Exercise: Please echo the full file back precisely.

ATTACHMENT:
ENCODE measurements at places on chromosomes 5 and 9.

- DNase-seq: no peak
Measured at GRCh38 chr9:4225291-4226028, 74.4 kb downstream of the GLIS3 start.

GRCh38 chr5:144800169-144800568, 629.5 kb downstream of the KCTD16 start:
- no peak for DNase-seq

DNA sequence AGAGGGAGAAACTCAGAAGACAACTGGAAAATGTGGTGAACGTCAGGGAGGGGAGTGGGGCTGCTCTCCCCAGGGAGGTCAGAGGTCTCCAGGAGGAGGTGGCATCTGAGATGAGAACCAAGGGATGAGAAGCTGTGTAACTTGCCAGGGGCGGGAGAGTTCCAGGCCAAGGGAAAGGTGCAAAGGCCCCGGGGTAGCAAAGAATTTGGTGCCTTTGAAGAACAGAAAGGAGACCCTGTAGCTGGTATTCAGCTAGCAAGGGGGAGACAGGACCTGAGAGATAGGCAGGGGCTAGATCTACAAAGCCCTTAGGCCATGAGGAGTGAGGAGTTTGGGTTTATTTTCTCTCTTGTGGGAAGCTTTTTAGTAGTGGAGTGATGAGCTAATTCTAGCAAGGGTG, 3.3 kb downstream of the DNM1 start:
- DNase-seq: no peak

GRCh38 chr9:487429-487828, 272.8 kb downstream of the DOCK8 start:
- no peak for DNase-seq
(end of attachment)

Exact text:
ENCODE measurements at places on chromosomes 5 and 9.

- DNase-seq: no peak
Measured at GRCh38 chr9:4225291-4226028, 74.4 kb downstream of the GLIS3 start.

GRCh38 chr5:144800169-144800568, 629.5 kb downstream of the KCTD16 start:
- no peak for DNase-seq

DNA sequence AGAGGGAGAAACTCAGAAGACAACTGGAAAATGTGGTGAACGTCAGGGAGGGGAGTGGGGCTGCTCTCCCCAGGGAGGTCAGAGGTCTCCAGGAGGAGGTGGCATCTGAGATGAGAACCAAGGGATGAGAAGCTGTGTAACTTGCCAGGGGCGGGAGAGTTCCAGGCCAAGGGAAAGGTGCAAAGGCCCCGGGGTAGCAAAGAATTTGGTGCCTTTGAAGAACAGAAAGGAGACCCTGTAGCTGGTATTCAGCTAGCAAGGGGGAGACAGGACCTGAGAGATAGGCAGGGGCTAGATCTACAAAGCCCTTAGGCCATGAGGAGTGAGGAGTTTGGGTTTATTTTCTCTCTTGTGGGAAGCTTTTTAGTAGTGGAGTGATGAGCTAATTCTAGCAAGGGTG, 3.3 kb downstream of the DNM1 start:
- DNase-seq: no peak

GRCh38 chr9:487429-487828, 272.8 kb downstream of the DOCK8 start:
- no peak for DNase-seq